GT Radial experts say knowing the differences between HT and AT light truck tires can lead to better satisfaction with the tires and vehicle.
RANCHO CUCAMONGA, CA, USA, January 23, 2023 /EINPresswire.com/ — HT or AT truck tires — what’s the difference and what is the right fit for a pickup truck or SUV? Knowing the differences can lead to better satisfaction with the tires and optimum performance of the vehicle.
All tires represent tradeoffs in performance, as well as appearance. Truck tires exist on a spectrum from sport truck to HT (Highway Tread), to AT (All Terrain), to RT (Rugged Terrain), to MT (Mud Terrain); all serving a specific set of performance attributes.
AT tires are generally more aggressive in appearance than HT tires, with HT tires taking on the appearance of a beefed-up touring tire, according to the experts at GT Radial, a tire brand that has been traveling on American roads and highways for more than 25 years. Many GT Radial tires sold in the US are produced at the company’s passenger and light truck tire plant in Richburg, SC.
Looking at the GT Radial line-up, for example, the Adventuro HT has a five rib, or four groove, traditional highway pattern, as opposed to the Adventuro ATX with larger blocks, greater void areas, deeper tread, and off shoulder design elements normally found with the AT tread designs.
The AT tire’s aggressive tread pattern allows for more traction off road and is especially suited for consumers who frequently take their vehicle off road for recreation or work. In addition to the pattern differences, AT tires generally have deeper tread depths which aid in their off-road capabilities. The combination of the pattern and deeper tread depth leads to some tradeoffs, specifically noise and ride; AT tires will be louder and will ride rougher than their HT counterparts.
A key feature in most AT tires today is the three peak mountain snowflake mark, or 3PMS. This designates that a tire has achieved a certain level of snow performance that was previously reserved for winter tires but has now come to AT tires through advancements in compound technology.
Aesthetic characteristics are another important consideration. AT tires have a much more aggressive appearance compared to HT tires. This can be seen in both the main tread portion of the tire as well as the area in the upper sidewall leading to the tread — what is commonly referred to as the off-shoulder area.
For some consumers, this more than anything else drives them away from an HT towards an AT tire. If not, go with HT tires. For those seeking an even more aggressive appearance, they may choose an RT or an MT. Again, there are trade-offs. The decision one needs to make is if they are willing to sacrifice some on noise, ride comfort, and likely tread wear for that aggressive appearance, when their idea of an off-road adventure is pulling onto the grass to let the kids disembark at the soccer field?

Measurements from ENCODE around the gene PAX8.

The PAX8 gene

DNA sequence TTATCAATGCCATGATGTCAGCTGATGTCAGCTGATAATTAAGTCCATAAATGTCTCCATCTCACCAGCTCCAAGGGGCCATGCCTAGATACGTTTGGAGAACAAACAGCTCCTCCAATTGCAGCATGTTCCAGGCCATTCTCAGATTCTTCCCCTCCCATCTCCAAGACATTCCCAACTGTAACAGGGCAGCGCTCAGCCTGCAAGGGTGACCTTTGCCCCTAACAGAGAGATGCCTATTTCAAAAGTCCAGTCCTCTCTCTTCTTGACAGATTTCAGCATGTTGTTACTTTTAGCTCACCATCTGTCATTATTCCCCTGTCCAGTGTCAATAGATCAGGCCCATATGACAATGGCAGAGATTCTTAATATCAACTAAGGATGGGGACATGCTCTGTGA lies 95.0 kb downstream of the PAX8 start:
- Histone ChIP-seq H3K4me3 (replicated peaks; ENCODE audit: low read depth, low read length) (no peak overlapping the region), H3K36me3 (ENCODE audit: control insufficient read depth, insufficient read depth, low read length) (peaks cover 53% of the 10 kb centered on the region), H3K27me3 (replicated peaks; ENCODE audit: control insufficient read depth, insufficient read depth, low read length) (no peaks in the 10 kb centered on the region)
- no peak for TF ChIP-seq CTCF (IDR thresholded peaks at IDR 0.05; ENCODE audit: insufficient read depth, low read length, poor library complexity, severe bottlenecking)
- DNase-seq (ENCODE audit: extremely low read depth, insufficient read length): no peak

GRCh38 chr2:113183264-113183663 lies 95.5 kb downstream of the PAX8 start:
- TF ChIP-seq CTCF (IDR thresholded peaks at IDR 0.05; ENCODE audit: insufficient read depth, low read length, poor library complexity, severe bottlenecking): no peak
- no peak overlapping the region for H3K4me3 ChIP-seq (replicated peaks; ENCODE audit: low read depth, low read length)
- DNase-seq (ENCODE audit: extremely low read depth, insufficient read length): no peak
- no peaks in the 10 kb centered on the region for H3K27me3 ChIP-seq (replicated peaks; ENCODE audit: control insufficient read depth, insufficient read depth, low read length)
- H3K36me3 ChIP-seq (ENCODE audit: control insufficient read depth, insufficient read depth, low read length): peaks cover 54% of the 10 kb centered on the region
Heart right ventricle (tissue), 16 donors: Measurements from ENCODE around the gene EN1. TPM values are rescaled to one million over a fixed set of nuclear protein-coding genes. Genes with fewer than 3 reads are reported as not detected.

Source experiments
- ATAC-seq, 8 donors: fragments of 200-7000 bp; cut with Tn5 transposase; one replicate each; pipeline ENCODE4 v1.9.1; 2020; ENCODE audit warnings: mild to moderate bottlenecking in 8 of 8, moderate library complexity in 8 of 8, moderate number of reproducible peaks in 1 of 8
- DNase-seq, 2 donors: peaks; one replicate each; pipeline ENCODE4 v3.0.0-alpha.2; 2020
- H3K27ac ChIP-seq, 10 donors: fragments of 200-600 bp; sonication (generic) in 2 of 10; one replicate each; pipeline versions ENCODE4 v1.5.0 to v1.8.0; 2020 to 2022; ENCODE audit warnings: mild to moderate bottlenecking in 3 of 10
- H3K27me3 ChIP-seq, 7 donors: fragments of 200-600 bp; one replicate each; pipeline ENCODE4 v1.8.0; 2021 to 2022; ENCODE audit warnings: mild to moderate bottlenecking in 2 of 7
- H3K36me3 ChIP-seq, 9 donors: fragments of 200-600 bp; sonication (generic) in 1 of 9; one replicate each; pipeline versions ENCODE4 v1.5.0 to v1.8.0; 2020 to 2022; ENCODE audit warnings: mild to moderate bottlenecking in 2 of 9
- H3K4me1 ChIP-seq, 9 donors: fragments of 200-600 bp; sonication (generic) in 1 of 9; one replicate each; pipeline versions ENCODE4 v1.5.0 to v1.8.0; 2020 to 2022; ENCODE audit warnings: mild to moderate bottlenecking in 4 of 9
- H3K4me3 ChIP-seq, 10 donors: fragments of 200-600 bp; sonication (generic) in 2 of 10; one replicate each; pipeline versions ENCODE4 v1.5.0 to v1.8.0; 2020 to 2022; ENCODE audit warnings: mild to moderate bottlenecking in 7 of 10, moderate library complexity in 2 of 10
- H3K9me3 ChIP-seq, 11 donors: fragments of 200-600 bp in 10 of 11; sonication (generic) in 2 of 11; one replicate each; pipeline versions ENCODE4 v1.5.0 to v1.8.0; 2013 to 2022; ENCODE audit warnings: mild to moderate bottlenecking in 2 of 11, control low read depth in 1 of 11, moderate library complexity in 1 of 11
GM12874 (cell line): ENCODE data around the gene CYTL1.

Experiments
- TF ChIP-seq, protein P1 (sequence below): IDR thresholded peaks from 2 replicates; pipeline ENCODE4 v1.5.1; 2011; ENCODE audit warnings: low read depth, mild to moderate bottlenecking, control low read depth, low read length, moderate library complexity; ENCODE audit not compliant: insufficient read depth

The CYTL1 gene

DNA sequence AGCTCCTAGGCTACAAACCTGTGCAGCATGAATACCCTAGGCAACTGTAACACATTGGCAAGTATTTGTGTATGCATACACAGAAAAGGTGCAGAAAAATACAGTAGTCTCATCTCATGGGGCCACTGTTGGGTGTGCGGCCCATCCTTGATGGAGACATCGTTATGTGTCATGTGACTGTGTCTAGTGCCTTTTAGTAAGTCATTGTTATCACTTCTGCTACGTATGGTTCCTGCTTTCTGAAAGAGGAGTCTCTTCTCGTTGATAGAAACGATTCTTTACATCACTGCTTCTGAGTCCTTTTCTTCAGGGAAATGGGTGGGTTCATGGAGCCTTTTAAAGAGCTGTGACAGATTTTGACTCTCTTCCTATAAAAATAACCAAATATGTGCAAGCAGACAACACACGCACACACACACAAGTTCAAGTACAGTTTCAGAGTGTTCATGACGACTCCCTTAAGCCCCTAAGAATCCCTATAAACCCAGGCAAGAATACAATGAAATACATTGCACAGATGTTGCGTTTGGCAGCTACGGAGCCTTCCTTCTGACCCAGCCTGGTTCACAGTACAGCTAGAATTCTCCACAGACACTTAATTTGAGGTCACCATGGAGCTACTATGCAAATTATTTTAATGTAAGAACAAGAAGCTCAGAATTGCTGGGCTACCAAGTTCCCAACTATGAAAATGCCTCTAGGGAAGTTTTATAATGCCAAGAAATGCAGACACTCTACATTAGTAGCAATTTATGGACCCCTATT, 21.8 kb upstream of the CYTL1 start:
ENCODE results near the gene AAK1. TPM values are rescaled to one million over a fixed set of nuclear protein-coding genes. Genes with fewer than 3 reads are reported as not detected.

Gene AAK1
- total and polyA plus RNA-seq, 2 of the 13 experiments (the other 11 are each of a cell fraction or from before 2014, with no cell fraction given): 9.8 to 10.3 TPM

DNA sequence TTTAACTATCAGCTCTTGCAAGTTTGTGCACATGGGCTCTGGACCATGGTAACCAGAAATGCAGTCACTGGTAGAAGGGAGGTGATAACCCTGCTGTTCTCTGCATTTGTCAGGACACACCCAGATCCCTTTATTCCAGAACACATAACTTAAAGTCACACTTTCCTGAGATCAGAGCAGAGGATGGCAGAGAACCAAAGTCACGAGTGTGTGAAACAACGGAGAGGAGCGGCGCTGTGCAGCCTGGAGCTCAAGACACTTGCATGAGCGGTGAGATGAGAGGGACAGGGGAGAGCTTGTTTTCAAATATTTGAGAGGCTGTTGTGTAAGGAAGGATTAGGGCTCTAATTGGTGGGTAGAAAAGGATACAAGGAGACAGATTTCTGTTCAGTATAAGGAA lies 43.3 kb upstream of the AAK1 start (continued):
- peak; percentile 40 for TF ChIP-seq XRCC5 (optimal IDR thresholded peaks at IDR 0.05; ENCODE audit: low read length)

Lastly, tire sizing and type, P-metric vs. LT-metric vs. flotation, may come into play for the consumer. For consumers wanting to upgrade their trucks, which usually means plus sizes, they will generally trend towards AT tires. These upgrades are, for the most part, aesthetic, so naturally they are drawn towards the more aggressive AT tire. No matter what tire they choose, it must be able to carry the load, and additionally for newer vehicles, it must not trip the TPMS.
AT tires must focus on great off-road performance and an aggressive appearance while HT tires should focus on a smooth and quiet ride. A great AT tire will find the right balance between aggressive off-road and reasonable on-road manners. The RT and MT offerings are for those folks who do more serious off roading.
In conclusion, if a vehicle spends a large majority of its time on paved surfaces with some tame off roading thrown in, go with HT tires. They will deliver dependable traction and a smooth ride on paved surfaces . . . and will typically provide longer tread wear than the alternatives. If the vehicle spends a fair amount of time on the road but the driver also needs traction on the farm or for getting to that favorite fishing hole, AT tires are the best choice. If the driver likes slinging mud and serious off roading, go with RT or MT tires.
A local tire dealer, armed with information about how the driver uses his or her vehicle, can help determine the right direction in tire choice.
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